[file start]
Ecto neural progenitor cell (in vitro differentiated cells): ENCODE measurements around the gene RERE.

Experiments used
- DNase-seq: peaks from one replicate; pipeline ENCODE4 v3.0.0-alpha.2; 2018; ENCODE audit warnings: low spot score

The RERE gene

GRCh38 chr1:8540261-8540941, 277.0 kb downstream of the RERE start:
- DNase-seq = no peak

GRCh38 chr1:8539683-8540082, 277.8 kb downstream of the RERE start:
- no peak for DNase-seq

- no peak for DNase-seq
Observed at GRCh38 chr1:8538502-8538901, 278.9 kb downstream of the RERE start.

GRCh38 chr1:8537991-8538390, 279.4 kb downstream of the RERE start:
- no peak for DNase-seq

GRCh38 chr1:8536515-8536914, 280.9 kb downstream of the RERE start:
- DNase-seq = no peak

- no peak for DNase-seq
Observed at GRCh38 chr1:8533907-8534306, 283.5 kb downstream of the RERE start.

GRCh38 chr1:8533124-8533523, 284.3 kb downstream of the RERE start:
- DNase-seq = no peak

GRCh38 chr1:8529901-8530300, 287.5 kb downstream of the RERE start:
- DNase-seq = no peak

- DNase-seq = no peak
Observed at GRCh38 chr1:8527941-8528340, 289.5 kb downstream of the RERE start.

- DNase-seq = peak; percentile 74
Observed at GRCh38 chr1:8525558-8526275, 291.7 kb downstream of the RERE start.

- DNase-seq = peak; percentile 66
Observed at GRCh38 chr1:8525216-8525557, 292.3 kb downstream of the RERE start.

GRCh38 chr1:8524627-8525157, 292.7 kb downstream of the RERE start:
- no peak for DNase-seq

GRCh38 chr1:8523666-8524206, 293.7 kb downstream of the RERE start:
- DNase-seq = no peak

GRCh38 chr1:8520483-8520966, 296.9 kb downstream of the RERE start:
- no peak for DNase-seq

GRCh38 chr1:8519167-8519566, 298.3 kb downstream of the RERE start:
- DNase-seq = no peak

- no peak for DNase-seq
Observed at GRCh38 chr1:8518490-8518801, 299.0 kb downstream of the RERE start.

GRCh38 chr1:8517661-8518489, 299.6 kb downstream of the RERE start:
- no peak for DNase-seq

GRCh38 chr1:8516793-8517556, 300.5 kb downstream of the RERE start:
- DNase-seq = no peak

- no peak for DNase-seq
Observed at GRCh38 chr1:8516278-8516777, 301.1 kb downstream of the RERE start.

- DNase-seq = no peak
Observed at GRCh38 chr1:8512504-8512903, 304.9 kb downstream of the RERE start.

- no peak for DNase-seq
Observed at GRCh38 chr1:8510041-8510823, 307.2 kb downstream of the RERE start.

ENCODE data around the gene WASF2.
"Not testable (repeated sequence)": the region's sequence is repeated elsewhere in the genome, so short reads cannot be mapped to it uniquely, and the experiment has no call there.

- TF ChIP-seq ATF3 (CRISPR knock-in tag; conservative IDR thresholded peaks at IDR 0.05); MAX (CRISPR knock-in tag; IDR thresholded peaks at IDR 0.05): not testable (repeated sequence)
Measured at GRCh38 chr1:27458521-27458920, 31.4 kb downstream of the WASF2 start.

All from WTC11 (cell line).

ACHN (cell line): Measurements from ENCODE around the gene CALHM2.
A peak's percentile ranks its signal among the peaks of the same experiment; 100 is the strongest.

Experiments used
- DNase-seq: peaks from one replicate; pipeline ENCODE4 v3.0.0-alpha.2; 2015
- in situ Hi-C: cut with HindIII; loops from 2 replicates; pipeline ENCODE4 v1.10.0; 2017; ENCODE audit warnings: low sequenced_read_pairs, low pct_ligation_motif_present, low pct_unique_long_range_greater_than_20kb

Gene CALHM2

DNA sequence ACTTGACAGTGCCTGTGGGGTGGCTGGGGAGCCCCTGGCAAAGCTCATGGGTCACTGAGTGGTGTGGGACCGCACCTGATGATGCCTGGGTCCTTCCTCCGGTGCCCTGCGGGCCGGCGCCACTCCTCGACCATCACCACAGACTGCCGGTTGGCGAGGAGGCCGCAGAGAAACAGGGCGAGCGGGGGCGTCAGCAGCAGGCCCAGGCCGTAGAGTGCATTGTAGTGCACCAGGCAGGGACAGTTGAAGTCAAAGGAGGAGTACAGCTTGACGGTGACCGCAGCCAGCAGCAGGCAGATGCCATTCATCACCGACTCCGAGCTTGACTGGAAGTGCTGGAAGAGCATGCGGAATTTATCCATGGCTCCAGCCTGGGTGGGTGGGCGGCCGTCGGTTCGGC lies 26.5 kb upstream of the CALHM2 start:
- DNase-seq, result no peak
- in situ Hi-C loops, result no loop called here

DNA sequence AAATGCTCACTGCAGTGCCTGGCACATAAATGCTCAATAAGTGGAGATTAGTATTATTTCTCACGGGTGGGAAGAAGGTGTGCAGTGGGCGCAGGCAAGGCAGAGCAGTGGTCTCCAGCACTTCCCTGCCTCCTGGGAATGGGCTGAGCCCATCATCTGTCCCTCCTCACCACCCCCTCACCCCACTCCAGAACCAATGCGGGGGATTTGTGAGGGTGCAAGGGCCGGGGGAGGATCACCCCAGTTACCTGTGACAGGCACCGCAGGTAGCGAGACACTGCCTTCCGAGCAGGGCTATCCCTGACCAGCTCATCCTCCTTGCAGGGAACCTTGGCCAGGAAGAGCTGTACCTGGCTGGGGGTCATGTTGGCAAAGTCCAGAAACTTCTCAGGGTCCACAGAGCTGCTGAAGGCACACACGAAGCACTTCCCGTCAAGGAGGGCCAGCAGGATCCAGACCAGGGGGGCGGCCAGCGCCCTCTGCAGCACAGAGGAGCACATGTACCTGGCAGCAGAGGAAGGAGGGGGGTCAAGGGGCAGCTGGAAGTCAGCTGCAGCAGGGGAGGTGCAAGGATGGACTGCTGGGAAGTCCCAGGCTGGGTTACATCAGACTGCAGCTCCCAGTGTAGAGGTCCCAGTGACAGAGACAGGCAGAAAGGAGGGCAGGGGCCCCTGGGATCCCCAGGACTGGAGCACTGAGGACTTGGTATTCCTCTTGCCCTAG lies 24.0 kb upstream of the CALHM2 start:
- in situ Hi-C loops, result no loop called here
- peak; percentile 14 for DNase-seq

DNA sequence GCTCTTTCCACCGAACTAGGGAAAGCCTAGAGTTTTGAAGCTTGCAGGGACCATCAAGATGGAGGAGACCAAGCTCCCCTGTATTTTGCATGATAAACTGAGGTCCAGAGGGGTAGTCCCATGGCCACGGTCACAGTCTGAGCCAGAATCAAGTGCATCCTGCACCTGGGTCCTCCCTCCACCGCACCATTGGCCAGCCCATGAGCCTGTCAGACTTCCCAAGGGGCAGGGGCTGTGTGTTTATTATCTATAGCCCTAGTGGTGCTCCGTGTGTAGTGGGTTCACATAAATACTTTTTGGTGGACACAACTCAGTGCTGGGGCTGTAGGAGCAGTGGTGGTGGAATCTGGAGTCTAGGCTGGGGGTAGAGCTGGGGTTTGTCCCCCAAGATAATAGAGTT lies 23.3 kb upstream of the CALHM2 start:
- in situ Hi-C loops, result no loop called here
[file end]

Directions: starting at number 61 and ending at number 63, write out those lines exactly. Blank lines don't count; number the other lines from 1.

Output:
DNA sequence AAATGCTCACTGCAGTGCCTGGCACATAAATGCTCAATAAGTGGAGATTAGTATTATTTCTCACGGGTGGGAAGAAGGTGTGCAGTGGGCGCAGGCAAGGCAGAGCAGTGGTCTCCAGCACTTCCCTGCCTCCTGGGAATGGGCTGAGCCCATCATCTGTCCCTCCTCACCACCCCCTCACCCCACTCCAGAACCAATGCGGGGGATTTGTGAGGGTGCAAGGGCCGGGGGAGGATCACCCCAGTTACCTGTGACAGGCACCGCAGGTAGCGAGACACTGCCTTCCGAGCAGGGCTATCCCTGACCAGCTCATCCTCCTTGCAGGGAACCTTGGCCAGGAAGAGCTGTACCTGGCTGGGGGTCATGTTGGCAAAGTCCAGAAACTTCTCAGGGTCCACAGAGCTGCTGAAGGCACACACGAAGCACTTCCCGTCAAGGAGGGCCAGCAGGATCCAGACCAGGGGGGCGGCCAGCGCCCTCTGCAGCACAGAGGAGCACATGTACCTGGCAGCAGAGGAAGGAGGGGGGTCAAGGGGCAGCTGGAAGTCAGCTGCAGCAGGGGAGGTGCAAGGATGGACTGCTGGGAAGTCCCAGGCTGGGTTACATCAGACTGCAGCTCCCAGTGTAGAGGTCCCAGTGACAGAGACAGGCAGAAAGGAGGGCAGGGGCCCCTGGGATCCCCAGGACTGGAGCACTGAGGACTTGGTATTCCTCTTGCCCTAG lies 24.0 kb upstream of the CALHM2 start:
- in situ Hi-C loops, result no loop called here
- peak; percentile 14 for DNase-seq